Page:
by Ayoola Mitchell
The term “mentally defeated” I found to be a very interesting choice for analyzing the why behind the sentiment so commonly stated. As I began to ponder my own perception of why I thought I would not see it happen, I began to look at the contributing factors to how “Yes we can” became “Yes we did.” Three distinctly different factors, together, contributed to Obama’s victory, yet separately they would not likely have produced the same victorious result. Those factors, which I call The Party, The Candidate and The People, illustrate “how we did.”
No one will doubt the significant role our economy played in the election. We faced the highest unemployment rate in years, homes were foreclosing at the highest rate ever and the stock market was declining on a daily basis. There were the two wars, Iraq and Afghanistan, in which day after day had become year after year. Countless lives were being lost. The cost in American soldiers’ lives and the financial cost were beyond the imagination of even those who initially supported the military action. And there was no end in sight.
Lastly, there was Sarah Palin. A virtually unknown who at first glance appeared to be a clever choice by McCain soon became a joke to Democrats, an embarrassment to the Republicans and a very frightening glimpse at who could be president. Her lack of definitive knowledge of the role of the vice president and her belief that she had foreign policy experience because of Russia’s close proximately to Alaska raised questions about her capability. She really brought to the forefront of American’s mind McCain’s age and health. She could conceivably be president. This had to have even the most loyal Republicans and racist Americans thinking that the intelligent, educated Democrat was the better choice even though he was Black.
This was the contribution of The Party, The Republican Party.
Obama ran a campaign that was about America, where we are and where we need to go, together. Even when his opponents got personal, he stuck to the issues and their records. The only time he stepped outside of that lane was when one of his opponents said something negative about the love of his life, Michelle. At that point he made it clear, chivalry was not dead. Basically his response was you can say what you want to about me, but my wife is off limits. Women loved it and men respected it. He said it, he meant it and he got right back to the issues. The fact that no one ever said a disparaging thing, publicly, about Michelle Obama again gave Obama’s voice, leadership, word and credibility more power.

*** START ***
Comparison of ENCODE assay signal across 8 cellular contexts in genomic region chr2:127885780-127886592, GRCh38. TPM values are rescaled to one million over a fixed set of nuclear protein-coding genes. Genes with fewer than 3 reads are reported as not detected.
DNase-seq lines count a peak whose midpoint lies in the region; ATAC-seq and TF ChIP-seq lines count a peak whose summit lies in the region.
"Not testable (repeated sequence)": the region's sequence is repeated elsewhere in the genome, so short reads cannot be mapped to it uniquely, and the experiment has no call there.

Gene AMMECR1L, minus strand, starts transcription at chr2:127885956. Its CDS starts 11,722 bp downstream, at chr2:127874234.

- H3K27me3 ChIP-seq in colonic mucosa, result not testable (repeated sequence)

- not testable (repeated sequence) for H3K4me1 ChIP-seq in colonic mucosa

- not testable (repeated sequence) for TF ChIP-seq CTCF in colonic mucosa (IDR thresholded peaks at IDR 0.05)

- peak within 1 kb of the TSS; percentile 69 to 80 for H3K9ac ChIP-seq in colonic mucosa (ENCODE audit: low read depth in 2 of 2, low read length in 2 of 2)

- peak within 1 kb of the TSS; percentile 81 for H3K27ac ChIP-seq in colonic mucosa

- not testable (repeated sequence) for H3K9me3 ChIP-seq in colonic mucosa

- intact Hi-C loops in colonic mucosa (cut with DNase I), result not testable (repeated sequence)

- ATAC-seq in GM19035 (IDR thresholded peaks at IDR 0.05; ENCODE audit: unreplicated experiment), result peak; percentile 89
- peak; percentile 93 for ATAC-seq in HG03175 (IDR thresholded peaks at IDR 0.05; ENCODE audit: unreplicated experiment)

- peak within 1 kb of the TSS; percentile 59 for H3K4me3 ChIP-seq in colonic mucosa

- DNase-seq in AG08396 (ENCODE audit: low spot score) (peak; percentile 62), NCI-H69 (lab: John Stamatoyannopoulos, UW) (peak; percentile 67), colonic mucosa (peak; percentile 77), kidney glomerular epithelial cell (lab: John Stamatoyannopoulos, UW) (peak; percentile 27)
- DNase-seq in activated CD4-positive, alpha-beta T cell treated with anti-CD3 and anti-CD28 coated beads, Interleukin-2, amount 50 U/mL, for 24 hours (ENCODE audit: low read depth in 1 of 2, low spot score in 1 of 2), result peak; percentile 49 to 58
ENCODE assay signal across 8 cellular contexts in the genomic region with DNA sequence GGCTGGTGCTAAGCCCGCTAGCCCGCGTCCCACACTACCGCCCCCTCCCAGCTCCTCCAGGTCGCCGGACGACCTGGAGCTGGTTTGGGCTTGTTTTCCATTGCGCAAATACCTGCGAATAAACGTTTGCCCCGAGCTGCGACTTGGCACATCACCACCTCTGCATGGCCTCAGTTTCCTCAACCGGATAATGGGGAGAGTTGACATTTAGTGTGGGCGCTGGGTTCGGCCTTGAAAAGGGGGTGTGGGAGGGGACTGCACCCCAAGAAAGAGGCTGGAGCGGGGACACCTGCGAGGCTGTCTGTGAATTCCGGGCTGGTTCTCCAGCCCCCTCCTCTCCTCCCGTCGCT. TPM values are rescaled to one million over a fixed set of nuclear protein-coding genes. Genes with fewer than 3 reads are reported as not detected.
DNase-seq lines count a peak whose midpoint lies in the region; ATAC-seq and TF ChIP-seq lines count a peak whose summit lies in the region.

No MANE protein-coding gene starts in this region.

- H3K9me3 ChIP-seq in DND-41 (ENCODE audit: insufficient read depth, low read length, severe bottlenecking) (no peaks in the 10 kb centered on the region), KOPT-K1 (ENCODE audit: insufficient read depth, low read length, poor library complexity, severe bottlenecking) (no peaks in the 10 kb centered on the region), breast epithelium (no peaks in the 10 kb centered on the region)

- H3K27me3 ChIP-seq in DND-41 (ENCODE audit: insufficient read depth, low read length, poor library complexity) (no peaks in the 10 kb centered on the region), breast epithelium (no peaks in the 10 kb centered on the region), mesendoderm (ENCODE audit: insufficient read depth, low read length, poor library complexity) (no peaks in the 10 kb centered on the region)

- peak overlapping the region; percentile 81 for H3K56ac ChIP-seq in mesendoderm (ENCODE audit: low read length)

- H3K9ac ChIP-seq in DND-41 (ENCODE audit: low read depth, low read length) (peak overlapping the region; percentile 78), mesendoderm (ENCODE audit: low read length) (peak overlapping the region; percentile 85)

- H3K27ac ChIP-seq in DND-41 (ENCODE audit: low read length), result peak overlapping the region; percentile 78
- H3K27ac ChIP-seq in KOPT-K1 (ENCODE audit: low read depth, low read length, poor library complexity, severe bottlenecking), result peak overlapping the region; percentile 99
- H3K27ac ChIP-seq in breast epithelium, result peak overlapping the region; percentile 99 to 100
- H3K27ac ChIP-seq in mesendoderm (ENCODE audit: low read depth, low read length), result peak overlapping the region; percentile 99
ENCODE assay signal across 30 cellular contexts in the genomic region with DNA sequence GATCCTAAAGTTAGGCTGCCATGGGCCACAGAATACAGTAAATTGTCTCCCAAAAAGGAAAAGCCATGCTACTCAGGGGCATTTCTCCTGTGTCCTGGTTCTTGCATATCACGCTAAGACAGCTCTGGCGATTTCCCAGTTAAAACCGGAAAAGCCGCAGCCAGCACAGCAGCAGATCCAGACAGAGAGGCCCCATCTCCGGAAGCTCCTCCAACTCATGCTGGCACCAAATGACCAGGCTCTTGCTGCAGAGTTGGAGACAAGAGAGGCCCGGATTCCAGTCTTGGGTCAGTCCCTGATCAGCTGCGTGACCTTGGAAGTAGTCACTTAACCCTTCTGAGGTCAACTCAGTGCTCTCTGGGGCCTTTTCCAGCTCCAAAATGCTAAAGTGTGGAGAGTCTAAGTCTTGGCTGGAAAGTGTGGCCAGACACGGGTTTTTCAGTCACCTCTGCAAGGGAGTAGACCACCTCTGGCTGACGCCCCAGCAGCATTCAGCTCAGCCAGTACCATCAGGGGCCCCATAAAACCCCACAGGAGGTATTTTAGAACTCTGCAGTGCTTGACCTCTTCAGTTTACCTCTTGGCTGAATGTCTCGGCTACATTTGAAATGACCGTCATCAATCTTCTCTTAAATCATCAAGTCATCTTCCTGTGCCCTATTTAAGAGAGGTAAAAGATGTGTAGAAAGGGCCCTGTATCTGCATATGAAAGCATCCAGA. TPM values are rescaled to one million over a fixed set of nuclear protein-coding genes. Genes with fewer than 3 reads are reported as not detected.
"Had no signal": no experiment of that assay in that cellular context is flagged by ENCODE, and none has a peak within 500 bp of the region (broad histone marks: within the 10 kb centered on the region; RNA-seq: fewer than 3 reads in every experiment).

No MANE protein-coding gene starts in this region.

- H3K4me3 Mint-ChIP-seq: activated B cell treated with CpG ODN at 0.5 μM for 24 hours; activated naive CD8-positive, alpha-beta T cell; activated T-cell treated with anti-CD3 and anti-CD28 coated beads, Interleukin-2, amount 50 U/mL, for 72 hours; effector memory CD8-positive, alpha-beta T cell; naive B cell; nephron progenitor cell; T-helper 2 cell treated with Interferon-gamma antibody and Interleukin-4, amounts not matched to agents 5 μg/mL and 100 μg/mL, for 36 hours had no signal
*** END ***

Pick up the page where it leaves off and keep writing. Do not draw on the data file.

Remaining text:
Barack Obama is intelligent, articulate, educated, charismatic and handsome. He is representative of an American. Not a black American, not a white American, not a Hispanic or Asian American, but of an American. And his story is an American story of struggle, determination, hope and success. Lastly, Obama, as an African American man, was, unlike other African American men, not a threat. White people felt safe and confident that despite exchanging the bowling alley for a hoops court, he was not going to get to the White House and change the very things the status quo love about America.
This was The Candidate’s contribution.
Lastly there was Vinnie and them. I have a 22-year-old son who has never had an interest in politics. In his experience as an African American male, he has seen more friends die in 22 years than I have in my 46 years. He and a lot of his peers have experienced the attitudes and prejudices of Americans who believe they know all about them because they’ve seen the media’s depiction of his generation. His generation was the self imposed disenfranchised. However, when Barack Obama won the Democratic nomination, they began to embrace the possibility of change they could believe in.
They came alive and began to register to vote in record numbers. But it didn’t stop there. They became their brother’s keeper in making sure that all their pot’nas registered to vote. They texted, they myspaced, they facebooked, they put the word out. They made it uncool to NOT be registered to vote.
They disseminated information. When they learned that felony convictions did not automatically preclude you from voting, they told everybody. An entire sub-group who had believed they were disenfranchised registered. And then on that Tuesday, Nov. 4, 2008, they voted. They voted in record numbers. When I think of the number of blue jeans, white tees and sneakers casting their votes, I can’t help but get teary eyed. When Vinnie came to work with the sticker of the American flag that read, “I Voted,” I felt proud. I felt this really was a change we could believe in on so many levels.
This was The People’s contribution.
As I reflected on how “Yes we can” became “Yes we did,” I thought about these distinctly different factors which contributed, significantly, to Obama’s victory. The Republicans’ recent past and present – both their candidate and campaigning – was no longer acceptable to even those who had once supported it. Barack Obama was America’s candidate because he represented regular Americans. Not perfect but striving to be the best husband, father and man. He did what not many others have done. He made the American people believe that together, we can evoke change; together, we can make a difference. He brought together a nation, even Vinnie and them.
firstname.lastname@example.org. Ayoola’s husband is Larry Mitchell, longtime friend and contributor to the Bay View. He can be reached by mail: Larry Mitchell, D-63937, P.O. Box 715971 FSP, Represa CA 95671.